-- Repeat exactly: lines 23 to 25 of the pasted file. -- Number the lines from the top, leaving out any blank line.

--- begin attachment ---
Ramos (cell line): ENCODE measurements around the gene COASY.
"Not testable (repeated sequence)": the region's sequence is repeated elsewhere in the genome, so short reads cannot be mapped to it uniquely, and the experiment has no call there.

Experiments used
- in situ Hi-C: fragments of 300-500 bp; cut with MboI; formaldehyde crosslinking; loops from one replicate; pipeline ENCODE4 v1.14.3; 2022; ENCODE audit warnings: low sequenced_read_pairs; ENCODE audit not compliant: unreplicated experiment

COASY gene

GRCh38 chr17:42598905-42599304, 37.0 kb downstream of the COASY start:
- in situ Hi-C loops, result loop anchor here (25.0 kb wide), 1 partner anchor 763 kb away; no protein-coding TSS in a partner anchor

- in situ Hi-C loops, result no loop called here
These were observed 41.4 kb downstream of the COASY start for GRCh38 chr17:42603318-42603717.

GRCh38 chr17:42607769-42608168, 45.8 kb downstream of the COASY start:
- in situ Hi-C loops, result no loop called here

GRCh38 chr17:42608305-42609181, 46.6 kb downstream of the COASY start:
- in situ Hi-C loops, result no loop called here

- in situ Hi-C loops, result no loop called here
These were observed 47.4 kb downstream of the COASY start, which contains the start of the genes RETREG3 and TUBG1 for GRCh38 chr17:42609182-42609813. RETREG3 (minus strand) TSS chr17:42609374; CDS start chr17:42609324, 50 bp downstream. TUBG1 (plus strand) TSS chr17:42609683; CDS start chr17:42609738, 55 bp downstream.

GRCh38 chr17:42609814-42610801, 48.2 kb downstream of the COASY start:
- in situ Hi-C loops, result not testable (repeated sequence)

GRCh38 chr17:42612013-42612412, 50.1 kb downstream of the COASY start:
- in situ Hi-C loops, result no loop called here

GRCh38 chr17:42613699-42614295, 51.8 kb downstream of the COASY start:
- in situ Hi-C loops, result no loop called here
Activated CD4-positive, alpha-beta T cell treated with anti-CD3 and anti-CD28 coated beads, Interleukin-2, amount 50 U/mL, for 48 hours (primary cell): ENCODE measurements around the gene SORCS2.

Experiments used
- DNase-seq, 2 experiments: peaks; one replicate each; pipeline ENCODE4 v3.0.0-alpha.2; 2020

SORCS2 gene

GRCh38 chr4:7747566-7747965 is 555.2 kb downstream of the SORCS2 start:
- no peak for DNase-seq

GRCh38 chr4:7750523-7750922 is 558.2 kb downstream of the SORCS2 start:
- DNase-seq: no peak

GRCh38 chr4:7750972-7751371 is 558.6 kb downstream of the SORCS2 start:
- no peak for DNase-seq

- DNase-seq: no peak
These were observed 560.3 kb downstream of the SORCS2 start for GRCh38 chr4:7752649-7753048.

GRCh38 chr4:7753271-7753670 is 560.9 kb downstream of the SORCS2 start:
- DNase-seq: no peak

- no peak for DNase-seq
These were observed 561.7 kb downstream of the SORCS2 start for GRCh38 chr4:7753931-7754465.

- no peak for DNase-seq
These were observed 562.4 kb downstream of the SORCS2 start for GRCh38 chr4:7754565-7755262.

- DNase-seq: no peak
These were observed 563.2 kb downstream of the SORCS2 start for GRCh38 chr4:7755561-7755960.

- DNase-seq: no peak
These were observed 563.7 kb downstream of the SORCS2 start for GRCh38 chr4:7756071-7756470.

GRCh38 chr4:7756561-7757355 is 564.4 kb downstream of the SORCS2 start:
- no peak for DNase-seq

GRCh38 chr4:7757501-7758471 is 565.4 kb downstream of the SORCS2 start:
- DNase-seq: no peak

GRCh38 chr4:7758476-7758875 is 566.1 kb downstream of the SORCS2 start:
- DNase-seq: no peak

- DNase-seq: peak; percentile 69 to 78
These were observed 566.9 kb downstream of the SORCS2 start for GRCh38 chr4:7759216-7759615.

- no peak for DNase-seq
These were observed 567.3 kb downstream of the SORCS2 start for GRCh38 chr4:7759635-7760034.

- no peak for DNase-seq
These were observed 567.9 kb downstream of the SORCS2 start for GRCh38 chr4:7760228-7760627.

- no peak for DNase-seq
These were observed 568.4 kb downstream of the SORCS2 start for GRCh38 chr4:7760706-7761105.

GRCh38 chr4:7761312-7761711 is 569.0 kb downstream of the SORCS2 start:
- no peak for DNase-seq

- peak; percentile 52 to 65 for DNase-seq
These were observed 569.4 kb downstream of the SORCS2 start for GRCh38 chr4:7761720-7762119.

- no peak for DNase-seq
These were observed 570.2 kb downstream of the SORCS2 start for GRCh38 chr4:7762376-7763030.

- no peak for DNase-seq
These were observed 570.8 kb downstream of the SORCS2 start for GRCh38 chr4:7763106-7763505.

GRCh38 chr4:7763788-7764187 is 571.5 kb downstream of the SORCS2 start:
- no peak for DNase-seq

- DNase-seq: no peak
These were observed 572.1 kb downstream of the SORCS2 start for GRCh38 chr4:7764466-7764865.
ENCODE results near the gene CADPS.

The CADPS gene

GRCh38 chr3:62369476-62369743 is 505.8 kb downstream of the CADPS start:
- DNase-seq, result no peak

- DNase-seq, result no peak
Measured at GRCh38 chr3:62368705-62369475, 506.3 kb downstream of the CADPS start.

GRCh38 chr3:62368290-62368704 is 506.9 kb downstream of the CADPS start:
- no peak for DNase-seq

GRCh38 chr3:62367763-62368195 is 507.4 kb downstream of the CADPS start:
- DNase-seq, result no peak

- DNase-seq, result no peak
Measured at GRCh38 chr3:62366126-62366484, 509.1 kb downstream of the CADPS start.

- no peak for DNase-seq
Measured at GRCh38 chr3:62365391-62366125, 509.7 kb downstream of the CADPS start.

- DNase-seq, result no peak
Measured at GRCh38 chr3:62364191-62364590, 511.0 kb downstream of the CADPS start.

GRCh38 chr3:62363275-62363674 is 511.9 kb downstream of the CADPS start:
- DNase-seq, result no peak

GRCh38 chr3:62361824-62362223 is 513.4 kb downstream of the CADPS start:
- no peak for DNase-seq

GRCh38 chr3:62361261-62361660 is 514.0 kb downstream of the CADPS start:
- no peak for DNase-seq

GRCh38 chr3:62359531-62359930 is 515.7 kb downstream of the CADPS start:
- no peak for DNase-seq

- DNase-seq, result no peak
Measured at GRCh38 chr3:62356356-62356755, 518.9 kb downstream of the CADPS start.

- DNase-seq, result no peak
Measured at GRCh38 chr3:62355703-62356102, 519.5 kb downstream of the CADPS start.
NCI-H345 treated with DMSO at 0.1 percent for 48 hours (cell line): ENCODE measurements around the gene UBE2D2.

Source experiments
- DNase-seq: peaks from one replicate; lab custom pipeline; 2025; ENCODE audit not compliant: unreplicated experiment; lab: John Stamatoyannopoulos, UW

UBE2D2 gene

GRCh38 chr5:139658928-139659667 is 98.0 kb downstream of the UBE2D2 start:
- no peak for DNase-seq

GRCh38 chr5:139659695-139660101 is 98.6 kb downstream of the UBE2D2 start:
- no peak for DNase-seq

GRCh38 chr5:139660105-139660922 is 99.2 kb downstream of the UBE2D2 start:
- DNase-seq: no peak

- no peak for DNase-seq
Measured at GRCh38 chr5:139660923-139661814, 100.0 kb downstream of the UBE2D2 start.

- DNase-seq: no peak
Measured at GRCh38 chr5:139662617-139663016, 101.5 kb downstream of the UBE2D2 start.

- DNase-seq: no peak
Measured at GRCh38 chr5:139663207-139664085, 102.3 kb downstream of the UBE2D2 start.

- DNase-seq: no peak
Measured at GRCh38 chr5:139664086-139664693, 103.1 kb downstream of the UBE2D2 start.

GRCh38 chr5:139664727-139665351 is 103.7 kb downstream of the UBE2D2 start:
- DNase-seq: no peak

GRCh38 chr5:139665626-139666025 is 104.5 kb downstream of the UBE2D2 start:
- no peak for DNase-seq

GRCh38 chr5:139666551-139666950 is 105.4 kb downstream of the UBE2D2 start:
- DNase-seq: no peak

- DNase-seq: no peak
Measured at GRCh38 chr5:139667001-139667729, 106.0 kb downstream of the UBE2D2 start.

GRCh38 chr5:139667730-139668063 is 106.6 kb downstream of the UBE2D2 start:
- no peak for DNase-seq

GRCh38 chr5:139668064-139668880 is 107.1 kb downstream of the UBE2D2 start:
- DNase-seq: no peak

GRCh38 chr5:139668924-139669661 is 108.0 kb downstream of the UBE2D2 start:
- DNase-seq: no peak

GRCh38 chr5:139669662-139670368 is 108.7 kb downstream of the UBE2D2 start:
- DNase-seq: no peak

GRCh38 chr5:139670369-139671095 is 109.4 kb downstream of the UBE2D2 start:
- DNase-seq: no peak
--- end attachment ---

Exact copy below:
Experiments used
- DNase-seq, 2 experiments: peaks; one replicate each; pipeline ENCODE4 v3.0.0-alpha.2; 2020

SORCS2 gene